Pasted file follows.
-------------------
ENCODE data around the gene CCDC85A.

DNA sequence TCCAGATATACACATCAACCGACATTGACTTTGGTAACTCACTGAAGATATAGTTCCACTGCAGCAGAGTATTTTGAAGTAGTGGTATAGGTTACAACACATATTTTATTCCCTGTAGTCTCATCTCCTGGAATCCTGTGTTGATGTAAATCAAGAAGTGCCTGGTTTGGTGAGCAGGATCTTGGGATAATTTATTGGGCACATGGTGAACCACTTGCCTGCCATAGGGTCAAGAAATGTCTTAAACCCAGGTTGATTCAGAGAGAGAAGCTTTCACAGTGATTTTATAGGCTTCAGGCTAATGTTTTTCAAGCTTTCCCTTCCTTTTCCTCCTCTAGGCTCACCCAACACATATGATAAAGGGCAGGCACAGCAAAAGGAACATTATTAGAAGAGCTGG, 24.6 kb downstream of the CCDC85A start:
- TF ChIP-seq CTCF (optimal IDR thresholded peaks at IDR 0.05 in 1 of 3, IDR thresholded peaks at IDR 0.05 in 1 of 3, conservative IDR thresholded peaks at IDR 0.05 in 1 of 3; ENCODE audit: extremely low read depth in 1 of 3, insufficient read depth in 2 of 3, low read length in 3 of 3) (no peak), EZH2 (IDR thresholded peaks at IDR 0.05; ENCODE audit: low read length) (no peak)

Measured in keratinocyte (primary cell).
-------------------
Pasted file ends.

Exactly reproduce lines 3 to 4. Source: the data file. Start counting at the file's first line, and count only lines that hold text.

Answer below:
- TF ChIP-seq CTCF (optimal IDR thresholded peaks at IDR 0.05 in 1 of 3, IDR thresholded peaks at IDR 0.05 in 1 of 3, conservative IDR thresholded peaks at IDR 0.05 in 1 of 3; ENCODE audit: extremely low read depth in 1 of 3, insufficient read depth in 2 of 3, low read length in 3 of 3) (no peak), EZH2 (IDR thresholded peaks at IDR 0.05; ENCODE audit: low read length) (no peak)

Measured in keratinocyte (primary cell).